An offshore, “open ocean” solar farm co-located with floating wind turbines will be developed off the Belgian coast as part of a major European bid to demonstrate the large-scale, continuous power potential of hybrid offshore marine energy parks.
The €45 million project, called the European SCalable Offshore Renewable Energy Sources (EU-SCORES), will combine the technologies and expertise of 16 project partners led by the Dutch Marine Energy Centre, including RWE Renewables, Enel Green Power and Simply Blue Energy.
A statement from one of the project partners, British offshore engineering company Innosea, said the consortium would start work this month on “two highly comprehensive and impactful demonstrations,” including an offshore solar farm colocated with wind.
Innosea said the 3MW solar system would be developed by Oceans of Energy off the Belgian coast and would be co-located with a “bottom fixed” offshore wind farm.
Oceans of Energy is behind the world’s first offshore solar project – that is, a solar array installed in the open ocean, as opposed to on a reservoir or inland lake – called Zon-op-Zee (Solar at Sea), which was installed in the Dutch North Sea in late 2019.
The Zon-op-Zee system, designed to withstand the extremes of a North Sea environment, was doubled in size in January 2020, from from 8.5kW to 17kW, with plans for further expansions over the course of the year and a view to expand it to 1MW.
An early 2020 update on that project reported that it had “remained stable and intact in all conditions” as it weathered winds of up to 62 knots and waves over five metres high.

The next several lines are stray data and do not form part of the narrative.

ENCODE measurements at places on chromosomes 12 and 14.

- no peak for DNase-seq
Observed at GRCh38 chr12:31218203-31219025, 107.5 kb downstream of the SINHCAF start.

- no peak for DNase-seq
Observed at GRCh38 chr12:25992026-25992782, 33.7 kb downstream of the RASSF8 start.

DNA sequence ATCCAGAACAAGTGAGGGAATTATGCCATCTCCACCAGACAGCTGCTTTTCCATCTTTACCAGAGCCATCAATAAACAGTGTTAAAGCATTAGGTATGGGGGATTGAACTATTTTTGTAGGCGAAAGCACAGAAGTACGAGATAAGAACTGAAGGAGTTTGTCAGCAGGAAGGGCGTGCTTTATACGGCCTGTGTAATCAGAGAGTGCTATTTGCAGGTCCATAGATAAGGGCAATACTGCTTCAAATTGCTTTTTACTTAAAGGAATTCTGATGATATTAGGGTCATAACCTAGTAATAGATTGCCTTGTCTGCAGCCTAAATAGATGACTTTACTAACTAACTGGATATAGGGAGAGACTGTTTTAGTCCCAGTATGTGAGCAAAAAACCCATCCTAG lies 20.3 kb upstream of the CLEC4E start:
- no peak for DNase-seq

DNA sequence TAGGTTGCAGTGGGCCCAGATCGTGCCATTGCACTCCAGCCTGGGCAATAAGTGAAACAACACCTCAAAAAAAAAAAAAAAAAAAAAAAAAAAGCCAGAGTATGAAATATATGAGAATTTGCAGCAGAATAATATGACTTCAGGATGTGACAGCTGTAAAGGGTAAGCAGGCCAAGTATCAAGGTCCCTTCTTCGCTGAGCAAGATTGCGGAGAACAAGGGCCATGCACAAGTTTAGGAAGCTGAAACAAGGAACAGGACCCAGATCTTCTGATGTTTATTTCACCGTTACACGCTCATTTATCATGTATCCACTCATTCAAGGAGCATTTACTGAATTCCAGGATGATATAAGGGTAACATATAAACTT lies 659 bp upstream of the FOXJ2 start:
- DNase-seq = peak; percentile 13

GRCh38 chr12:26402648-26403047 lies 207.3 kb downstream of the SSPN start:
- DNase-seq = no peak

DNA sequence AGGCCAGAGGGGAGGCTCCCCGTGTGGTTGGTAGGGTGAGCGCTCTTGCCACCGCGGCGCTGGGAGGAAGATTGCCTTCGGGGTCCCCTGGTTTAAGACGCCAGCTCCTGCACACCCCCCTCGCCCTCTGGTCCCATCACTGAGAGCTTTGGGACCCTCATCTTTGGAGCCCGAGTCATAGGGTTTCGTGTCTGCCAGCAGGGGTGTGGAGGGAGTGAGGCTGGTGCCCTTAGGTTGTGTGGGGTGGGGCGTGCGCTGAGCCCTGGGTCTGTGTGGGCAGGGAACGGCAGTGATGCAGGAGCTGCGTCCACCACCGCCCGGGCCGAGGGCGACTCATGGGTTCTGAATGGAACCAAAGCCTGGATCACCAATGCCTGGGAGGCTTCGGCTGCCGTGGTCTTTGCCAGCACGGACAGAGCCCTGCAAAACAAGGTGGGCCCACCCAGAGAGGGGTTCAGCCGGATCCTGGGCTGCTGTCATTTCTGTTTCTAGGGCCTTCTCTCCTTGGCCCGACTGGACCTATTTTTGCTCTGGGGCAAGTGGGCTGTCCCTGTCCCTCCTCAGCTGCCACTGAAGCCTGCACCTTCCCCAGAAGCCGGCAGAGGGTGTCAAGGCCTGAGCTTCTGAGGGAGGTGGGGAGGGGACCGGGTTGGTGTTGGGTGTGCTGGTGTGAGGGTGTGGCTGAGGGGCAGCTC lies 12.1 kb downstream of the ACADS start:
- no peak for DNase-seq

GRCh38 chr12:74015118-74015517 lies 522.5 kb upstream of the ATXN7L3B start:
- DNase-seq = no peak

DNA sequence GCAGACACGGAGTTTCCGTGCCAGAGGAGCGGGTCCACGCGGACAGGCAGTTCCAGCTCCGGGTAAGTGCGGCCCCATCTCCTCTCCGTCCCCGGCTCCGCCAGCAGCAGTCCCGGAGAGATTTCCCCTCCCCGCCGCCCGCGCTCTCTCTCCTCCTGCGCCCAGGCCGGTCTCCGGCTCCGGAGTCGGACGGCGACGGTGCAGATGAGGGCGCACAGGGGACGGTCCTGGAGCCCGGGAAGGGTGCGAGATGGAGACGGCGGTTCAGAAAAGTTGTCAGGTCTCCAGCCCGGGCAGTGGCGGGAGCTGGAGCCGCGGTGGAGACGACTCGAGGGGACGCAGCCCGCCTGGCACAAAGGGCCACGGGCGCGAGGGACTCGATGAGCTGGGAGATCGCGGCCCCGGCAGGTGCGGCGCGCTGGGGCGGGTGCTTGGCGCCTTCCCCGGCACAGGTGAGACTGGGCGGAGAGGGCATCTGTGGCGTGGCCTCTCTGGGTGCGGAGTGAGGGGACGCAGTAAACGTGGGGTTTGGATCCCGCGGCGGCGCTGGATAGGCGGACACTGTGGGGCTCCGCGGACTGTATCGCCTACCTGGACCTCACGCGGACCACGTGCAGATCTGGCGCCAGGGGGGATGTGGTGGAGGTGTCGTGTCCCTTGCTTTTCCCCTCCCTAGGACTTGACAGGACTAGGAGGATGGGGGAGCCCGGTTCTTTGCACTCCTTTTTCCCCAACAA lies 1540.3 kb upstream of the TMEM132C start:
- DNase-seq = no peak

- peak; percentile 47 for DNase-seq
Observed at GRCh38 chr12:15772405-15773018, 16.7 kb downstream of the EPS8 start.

The second EU-Scores demonstration will be a slightly more conventional 1.2MW wave energy array by CorPower Ocean in Portugal, co-located with a floating wind farm.
Headquartered in Sweden, CorPower Ocean is behind Wave Energy Converter (WEC) technology “inspired by the pumping principles of the human heart,” which claims to allow a large amount of energy to be harvested using a small and low-cost device.
Statements from the companies said both demonstrations aimed to harness complementary power sources to create a more resilient and stable power system, with higher capacity factors and a lower total cost per MWh.
The demonstrations were also intended to prove how the increased power output and capacity of the parks would reduce the amount of marine space needed for energy generation, leaving more space for aquaculture, fisheries, shipping routes and environmentally protected zones.
“For a successful energy transition we have to move fast without jeopardizing the reliability of our electricity grid,” said Benjamin Lehner, the project portfolio manager of the Dutch Marine Energy Centre.
“The multi-use of offshore space presents a favorable business case with major potential to accelerate the transition, whilst the hybrid approach will enable more reliable electricity provision.
Mattias Lynch, Innosea’s engineering director, said the EU-SCORES project offered the opportunity to leverage cross-sector expertise in wind, floating solar and wave energy to support the innovation of ground-breaking hybrid technology.
“Multi-use of offshore space has the potential to unlock significant operational and cost benefits for the renewable landscape, improving resilience of structures, performance output, and optimal use of marine space,” Lynch said.
Kevin Rebenius, the commercial director at CorPower, described the project as a “truly pan European initiative addressing one of the most important topics of our time, implementing new solutions to accelerate the transition to 100% clean energy.
“We see great value in showcasing the highly consistent and complementary power profile of wave energy, and how this can be combined with wind and solar to deliver a more stable and predictable electricity system based purely on renewables,” he said.
“By generating electricity also when the wind doesn’t blow or the sun doesn’t shine, wave energy can help fill the gaps and thereby become an important part of the mix to stabilise future electricity system.”